And, Thanks to Alyson Beecher's Non-Fiction Picture Book Challenge at Kidlit Frenzy. Each Wednesday a group of us share non-fiction picture books we believe everyone should know about. The books inspire and teach, and help students if you're a teacher of writing see how others share non-fiction research.
Until the year before last, I taught gifted middle school students in an independent school, a mixed group of 6th, 7th and 8th graders. Without telling so much about our learning approach, a huge part of what we valued was to get the kids out of the building, day trip, morning or afternoon trips, and overnights. From the youngest to those I taught, everyone traveled near and far. For my age students, I traveled all over the U.S. and outside the borders for a few trips. But one memorable one I will remember a long time because I'd never been there before was my visit to the Grand Canyon. We camped and drove all the way from Denver to the canyon. We spent a week there exploring the geology and the cultures that had lived there. In every trip out into nature that I took, the animals are my most inspiring finds. This time, it was breath-taking to see the amazing California Condor every day, swooping up along the canyon's walls, gliding higher and higher until one couldn't tell how very large it was.
And one more special memory was seeing the evidence of story written along the paths we walked. We spent each day journaling and sketching, telling our own stories of the day. Here's one picture:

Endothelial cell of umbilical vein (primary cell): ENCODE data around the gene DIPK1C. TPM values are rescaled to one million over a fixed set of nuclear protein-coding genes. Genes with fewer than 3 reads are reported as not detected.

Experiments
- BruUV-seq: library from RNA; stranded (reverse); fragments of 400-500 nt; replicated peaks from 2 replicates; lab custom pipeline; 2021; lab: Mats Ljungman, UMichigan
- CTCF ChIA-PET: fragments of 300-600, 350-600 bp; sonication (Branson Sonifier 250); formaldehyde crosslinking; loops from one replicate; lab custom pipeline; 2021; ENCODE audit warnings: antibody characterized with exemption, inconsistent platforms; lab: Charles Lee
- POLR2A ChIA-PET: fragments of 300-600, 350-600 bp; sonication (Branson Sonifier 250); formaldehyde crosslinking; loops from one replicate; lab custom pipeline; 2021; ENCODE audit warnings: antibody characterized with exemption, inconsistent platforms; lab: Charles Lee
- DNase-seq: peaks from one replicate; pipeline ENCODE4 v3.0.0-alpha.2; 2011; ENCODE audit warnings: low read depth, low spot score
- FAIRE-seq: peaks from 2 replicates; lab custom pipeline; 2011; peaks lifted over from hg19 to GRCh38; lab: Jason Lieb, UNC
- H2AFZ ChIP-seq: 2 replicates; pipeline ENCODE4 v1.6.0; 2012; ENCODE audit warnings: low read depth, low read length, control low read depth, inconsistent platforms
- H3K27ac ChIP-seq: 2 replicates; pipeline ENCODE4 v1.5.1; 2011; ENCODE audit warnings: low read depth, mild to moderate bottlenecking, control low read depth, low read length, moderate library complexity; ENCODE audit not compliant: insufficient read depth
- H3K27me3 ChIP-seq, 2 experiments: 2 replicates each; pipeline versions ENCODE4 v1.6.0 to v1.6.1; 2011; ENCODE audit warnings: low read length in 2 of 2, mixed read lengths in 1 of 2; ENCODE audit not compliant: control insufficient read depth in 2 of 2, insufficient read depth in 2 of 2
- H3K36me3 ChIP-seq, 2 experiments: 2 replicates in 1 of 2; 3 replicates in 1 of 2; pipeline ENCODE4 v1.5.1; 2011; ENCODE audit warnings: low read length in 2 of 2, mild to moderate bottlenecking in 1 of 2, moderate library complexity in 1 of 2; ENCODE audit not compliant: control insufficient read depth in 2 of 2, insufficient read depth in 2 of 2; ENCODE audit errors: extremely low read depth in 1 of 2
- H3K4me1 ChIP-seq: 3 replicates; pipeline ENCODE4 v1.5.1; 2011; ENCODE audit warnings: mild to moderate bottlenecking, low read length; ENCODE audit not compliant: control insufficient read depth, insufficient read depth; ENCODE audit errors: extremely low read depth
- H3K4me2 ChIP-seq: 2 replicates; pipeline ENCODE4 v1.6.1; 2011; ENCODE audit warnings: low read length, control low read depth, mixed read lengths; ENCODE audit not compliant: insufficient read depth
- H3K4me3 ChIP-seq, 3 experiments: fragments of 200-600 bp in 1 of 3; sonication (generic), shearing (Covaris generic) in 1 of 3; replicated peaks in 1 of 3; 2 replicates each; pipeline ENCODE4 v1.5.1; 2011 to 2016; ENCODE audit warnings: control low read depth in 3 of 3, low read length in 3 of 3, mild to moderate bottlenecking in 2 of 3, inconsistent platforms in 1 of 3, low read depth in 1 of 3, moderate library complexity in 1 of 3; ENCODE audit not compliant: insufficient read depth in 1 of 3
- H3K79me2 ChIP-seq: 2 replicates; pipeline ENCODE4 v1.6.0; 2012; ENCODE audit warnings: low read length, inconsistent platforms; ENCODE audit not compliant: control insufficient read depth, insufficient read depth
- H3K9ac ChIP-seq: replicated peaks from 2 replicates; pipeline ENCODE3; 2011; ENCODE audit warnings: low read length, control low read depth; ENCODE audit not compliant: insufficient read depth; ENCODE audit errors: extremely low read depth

And the reason for this beginning about my own past is to introduce you to a new book out by Jason Chin, Grand Canyon. If I'd had this book along with us on our own trip, I would have been very grateful. There is a thread running through the book that shows a man and his daughter walking through the canyon, deep into it, then from the top. Jason Chin fills the largest part of the pages showing a canyon level and explaining its story geologically, what you will see about how it was formed, evidence of that, and the flora and fauna within it. Edges of the pages are filled with tiny sketches of flora and fauna found today. It is astounding in the information given, along with the useful power of illustration. The ending open pages forming a four-page panorama is the next best thing to being there! The inside front has a map; the end papers show a cross-section of the canyon, labeled with additional information. There is also information in the back matter about rocks, human history, ecology, and a glossary with sources.
One additional part that is hard to describe, but is a clever idea. On one page, the story shows the young girl and sometimes her father walking in a certain area, and it tells about that area, what animals are there, what plants, and what fossils/kinds of rocks can be found. On some of the pages, there is a small "cut-out" piece, showing a "find", but when turning the page we go back millions of years to view what that area was then, perhaps an ocean, perhaps dry, windswept dunes. You need to find and read this book. It's terrific.